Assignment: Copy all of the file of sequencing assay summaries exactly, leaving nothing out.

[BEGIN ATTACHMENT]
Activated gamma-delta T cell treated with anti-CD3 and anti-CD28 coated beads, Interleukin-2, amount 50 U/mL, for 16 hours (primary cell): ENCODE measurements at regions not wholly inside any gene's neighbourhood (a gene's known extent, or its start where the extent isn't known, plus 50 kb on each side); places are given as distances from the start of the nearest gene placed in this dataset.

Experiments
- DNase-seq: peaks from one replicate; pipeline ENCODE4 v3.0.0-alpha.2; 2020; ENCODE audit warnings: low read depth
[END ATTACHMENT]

Activated gamma-delta T cell treated with anti-CD3 and anti-CD28 coated beads, Interleukin-2, amount 50 U/mL, for 16 hours (primary cell): ENCODE measurements at regions not wholly inside any gene's neighbourhood (a gene's known extent, or its start where the extent isn't known, plus 50 kb on each side); places are given as distances from the start of the nearest gene placed in this dataset.

Experiments
- DNase-seq: peaks from one replicate; pipeline ENCODE4 v3.0.0-alpha.2; 2020; ENCODE audit warnings: low read depth